Supplemental Images

Marcus Aurelius 

Equestrian Statue of Marcus Aurelius, 164-166 CE

 This sculpture came to represent the glory and power of Rome. Western Europeans sought to use this image to legitimize their own rule. For example, Louis XIV had many statues commissioned presenting him on a horse. Not all of the equine representations were statues; many rulers utilized paintings as propaganda for their subjects. For example, Charles I of England had several equestrian paintings commissioned.

Although this painting was completed in the same year as the "Rainbow Portrait," the image of Elizabeth I is radically different. Towards the end of her reign, Elizabeth I was extremely reluctant to sit for a portrait because she did not want her subjects to see the manifestation of her age. With this image, why might Elizabeth not want her subjects to see her in such a state? Was she worried about the social and political stability? The image of the monarch? Or was it something else?

Queen Elizabeth I 

Artist unknown, ca. 1600, City Museum, Plymouth 

Rembrandt van Rijn 

 Self-Portrait, Leaning on a Sill, Rembrandt van Rijn, ca. 1640, National Gallery, London

Rembrandt's painting style reflected the style of several of the English and French monarchical portraits in the early seventeenth century, including Henri IV of France and James I of England.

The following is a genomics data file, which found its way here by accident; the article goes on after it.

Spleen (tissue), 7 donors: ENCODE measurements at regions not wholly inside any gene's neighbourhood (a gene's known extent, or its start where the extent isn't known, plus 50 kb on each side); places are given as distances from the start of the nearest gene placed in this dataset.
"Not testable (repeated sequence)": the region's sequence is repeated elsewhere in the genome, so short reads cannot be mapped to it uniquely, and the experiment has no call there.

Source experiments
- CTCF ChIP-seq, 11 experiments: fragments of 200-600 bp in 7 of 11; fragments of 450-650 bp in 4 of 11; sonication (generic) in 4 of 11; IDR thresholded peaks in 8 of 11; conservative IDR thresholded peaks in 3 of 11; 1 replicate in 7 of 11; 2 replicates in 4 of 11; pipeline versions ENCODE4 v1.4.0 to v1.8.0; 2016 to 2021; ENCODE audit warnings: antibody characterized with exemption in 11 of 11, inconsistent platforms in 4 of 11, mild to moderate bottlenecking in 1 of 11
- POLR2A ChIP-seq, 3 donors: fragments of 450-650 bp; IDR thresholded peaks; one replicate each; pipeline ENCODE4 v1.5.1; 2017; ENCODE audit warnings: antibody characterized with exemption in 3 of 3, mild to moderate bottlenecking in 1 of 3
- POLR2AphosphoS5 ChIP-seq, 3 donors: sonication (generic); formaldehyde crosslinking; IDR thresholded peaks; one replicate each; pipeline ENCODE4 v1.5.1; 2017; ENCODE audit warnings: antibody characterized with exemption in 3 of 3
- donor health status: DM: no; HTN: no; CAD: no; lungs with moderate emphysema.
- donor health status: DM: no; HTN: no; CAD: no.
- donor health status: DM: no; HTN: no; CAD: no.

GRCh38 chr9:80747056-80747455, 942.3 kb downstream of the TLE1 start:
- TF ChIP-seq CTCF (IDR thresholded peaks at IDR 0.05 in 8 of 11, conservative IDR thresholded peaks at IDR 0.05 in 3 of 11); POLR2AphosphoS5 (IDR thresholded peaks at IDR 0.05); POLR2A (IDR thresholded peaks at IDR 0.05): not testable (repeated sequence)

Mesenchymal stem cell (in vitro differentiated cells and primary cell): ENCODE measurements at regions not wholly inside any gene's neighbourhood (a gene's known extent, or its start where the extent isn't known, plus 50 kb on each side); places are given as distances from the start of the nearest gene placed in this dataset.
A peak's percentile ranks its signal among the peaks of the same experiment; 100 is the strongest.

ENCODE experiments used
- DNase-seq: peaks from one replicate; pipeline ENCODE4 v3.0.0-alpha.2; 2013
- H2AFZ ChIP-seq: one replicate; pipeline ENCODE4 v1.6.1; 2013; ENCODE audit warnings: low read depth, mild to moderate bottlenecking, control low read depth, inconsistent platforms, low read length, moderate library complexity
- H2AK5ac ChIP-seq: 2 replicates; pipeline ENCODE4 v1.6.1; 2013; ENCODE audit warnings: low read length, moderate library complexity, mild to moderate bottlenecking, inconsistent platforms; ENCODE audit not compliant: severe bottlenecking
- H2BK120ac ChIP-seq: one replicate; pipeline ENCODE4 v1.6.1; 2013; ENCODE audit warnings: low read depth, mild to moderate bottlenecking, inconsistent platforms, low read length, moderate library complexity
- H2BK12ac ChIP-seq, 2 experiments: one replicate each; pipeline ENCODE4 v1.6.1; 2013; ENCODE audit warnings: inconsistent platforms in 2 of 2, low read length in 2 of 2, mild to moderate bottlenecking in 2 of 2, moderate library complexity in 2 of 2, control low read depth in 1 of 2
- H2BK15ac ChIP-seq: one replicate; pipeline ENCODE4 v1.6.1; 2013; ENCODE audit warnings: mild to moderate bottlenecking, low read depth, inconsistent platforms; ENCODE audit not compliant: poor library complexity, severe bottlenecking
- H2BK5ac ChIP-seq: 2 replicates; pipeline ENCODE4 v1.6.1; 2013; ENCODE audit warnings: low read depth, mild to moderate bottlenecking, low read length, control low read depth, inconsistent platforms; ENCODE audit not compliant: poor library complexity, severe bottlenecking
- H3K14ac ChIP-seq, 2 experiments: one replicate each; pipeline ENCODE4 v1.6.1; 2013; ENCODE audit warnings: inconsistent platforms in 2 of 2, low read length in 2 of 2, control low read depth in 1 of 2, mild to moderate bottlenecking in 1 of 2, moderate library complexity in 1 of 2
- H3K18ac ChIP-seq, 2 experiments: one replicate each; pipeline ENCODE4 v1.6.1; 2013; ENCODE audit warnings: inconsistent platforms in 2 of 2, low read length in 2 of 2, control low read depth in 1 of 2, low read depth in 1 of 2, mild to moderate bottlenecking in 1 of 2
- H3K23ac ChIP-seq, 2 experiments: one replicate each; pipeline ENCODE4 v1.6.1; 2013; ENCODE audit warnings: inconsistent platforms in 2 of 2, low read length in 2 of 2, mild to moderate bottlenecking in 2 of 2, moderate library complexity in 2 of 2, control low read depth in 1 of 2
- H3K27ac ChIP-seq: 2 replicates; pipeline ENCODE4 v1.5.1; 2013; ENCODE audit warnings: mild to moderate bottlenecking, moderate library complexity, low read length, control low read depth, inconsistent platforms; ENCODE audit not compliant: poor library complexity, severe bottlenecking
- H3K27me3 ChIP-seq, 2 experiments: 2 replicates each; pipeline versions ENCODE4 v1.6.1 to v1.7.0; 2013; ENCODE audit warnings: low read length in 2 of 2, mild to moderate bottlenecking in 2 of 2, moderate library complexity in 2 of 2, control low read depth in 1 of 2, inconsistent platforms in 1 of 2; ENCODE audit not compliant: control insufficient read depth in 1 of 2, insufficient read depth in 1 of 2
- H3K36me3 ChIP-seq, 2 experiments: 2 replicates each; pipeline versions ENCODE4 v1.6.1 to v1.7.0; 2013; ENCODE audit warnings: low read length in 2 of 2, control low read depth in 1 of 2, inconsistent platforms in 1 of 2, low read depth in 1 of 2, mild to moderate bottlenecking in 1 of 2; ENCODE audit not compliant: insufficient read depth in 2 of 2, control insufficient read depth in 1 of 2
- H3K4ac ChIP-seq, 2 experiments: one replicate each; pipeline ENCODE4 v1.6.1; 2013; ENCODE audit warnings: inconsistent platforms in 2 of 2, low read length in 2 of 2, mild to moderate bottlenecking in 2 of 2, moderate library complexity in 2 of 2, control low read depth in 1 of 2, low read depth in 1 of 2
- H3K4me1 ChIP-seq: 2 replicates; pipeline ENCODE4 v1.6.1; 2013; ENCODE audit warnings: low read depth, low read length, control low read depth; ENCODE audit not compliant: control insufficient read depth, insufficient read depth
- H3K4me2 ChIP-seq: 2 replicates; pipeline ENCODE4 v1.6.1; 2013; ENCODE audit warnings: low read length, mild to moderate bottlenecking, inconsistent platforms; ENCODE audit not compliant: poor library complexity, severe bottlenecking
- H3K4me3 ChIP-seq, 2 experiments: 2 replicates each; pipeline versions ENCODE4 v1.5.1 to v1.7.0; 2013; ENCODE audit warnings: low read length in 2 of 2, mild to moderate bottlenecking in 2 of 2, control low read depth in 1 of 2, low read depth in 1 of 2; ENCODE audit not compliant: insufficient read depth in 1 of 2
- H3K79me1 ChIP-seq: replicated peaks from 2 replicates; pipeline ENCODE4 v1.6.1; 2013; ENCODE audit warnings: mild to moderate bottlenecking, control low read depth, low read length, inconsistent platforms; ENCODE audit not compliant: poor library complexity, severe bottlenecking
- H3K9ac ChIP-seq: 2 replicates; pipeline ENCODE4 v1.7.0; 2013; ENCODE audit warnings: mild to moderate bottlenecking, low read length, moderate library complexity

Here is an example of an equestrian portrait of Charles I. Compare this painting to the statue of Marcus Aurelius. Is the portrait of Charles I effective? Probably not as much as he would have liked, as he was executed. 

Charles I 

 Charles I on Horseback, Anthony van Dyck, ca. 1638, National Gallery, London

The Beheading of Charles I 

A wood cut of the execution of Charles I. After years of the divine right to rule, this idea came crashing down around the monarchy as the people (and Parliament) exerted their influence and dethroned the king. How could this image of the king, God's chosen ruler on earth, disprove the idea of divine rule? How might this image affected the Royalists? The budding "Republicans"? 

 The image to the right is of Louis XIV performing in a ballet at court. Already he had chosen Apollo, Greek god of the Sun, as his symbol.

King Louis XIV 

Louis XIV in Lully's Ballet de la nuit, 1653 

King Louis XIV 

 Here is one example of the many equestrian statues of Louis XIV. How does this compare to Marcus Aurelius and Charles I?